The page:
Behold, thou art fair, my beloved, yea, pleasant…” Song of Solomon 1:16a
WE love Him because He first loved us; we presume to call Him our beloved, because He first calls us His love. It is much for such unworthy creatures to have the right of saying this; much to have the feelings and desires which prompt this language. When Jesus speaks to our heart, as in the 15th verse (“Behold, thou art fair, my love; behold, thou art fair; thou hast doves’ eyes.”), there arises the trepidation of warm affection; and we would gladly give utterance to the strongest expressions of love; but we are so overwhelmed with His grandeur, and our unworthiness, as to hesitate in using words our emotions would justify. Hence the Holy Spirit has indited this language, and assures us we cannot do wrong in thus speaking of our Lord. Jesus is well pleased to have us call Him our beloved.
“THOU art fair.” How fair? Fairer than the sons of men; adorned with greater beauty than any of our fallen race; fairer too than the angels. (Hebrews 1) “Grace is poured into thy lips;” and when, in consequence of this, we wonder at the gracious words which proceed out of His mouth, we delight to add, “Yea, pleasant.” The pleasures of refined society, of society ennobled by intellectual culture and polished manners, in combination with the grace which purifies the heart for seeing God, are the most delightful possible for man. The society of Jesus, far from being gloomy and irksome, is captivating and delightful. In Him are united all conceivable charms, princely dignity, mind of infinite compass, illimitable influence, beauty, knowledge, and wisdom divine, a nature that is its self love. When in the form of a slave, in the flesh, emptied of His glory, there was a wondrous charm about His person, His presence, His conversation. “Never man spake like this man.” (John 7:46) What, therefore, must be the charm investing Him now in glory. Those who have been admitted to the gatherings in which the hospitality of high rank loved to assemble the courtly, the powerful, the learned, and the influential, delighted in those privileges as their happiest hours, and cherish the remembrance of them fondly in declining age. Of such privileges the humble saint may be deprived; but he mingles intimately in a more refined, more intellectual, more fascinating society — a gathering wherein He who presides as the King in the circle of His friends.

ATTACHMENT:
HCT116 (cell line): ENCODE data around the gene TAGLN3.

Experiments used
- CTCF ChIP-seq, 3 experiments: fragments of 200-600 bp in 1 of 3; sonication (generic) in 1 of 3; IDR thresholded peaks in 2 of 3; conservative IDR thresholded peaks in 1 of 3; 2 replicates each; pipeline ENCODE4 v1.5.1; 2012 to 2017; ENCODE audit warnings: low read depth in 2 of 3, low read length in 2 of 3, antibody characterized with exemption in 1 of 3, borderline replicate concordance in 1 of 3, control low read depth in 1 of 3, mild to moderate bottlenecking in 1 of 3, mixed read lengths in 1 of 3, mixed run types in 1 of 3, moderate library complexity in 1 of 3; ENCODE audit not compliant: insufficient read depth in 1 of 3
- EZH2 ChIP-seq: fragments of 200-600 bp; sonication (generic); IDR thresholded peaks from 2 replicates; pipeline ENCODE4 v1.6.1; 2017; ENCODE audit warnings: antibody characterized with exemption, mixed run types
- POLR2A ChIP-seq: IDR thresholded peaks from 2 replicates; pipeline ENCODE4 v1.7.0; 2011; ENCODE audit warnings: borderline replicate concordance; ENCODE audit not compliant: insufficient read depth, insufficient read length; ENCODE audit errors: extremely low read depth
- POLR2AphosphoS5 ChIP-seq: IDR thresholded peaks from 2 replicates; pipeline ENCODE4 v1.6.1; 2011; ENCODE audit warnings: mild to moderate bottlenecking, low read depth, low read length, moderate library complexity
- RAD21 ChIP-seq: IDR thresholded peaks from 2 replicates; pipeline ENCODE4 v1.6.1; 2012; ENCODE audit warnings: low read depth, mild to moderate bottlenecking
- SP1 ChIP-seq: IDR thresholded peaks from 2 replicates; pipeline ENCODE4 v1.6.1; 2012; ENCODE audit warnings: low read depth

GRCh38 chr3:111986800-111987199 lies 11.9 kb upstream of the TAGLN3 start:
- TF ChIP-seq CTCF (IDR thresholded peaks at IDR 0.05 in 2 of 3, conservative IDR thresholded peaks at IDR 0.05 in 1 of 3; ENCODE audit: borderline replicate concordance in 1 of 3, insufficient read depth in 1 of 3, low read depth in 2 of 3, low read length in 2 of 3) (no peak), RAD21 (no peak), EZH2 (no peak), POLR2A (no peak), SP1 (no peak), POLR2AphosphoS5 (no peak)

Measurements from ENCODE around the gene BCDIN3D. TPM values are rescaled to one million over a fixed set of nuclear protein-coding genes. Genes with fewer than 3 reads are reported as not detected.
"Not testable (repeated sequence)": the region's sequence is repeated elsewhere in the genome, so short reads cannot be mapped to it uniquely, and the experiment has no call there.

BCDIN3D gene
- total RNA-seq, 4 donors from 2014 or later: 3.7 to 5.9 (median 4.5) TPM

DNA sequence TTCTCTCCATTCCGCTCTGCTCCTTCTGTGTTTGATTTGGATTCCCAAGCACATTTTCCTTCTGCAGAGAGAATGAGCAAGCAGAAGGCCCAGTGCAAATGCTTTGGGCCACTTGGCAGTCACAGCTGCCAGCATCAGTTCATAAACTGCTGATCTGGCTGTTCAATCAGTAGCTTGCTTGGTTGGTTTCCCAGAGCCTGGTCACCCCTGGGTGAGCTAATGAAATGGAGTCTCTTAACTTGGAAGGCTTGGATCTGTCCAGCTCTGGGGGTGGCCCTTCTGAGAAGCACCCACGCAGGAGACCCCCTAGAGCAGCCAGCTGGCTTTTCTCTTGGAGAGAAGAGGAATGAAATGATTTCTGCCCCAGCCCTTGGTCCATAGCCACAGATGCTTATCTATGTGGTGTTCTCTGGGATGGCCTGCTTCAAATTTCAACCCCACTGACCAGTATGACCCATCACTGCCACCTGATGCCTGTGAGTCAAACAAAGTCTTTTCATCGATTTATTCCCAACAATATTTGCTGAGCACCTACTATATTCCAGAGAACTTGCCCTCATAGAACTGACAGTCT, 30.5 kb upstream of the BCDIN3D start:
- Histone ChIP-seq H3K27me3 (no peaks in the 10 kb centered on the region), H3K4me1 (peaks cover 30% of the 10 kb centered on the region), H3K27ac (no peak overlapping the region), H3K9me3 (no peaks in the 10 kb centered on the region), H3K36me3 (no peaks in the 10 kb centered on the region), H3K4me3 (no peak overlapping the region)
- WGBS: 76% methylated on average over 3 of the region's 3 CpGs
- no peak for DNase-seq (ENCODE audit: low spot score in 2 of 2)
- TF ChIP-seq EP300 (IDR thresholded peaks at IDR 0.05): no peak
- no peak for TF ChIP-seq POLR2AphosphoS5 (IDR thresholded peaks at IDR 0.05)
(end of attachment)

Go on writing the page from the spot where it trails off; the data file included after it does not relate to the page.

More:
How pleasant is the society of Jesus, when He unfolds to us the way of salvation, opens the promises, encourages in difficulty, comforts in trouble, and speaks of the blessedness of heaven!
How rich the influence around His presence! In His presence is fullness of joy. When on earth, He must have possessed great attractions, to draw multitudes after Him into the wilderness, and retain them there for days without food. The indifference of the believer to the highest society among the irreligious, is the result of a deep and intelligent conviction of the superiority of the society of Christ. Entranced with His pleasantness, enchained with His wisdom, and rapt by the glorious visions of the ideal world unfolded by His promises, we exclaim, “This is my rest for ever; here will I dwell. Whom have I in heaven but Thee? and there is none upon earth that I desire beside Thee.” (Psalm 76:25)
The Song of Solomon, George Burrowes, c. 1853, Published by Banner of Truth Trust 1958, reprinted 1973
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Nevertheless I am continually with Thee:
Thou hast holden me by my right hand.
Thou shalt guide me with Thy counsel,
and afterward receive me to glory.
Whom have I in heaven but Thee?
and there is none upon earth that I desire beside Thee.
My flesh and my heart faileth:
but God is the strength of my heart, and my portion for ever.
For, lo, they that are far from Thee shall perish:
Thou hast destroyed all them that go a whoring from Thee.
But it is good for me to draw near to God:
I have put my trust in the Lord GOD, that I may declare all Thy works.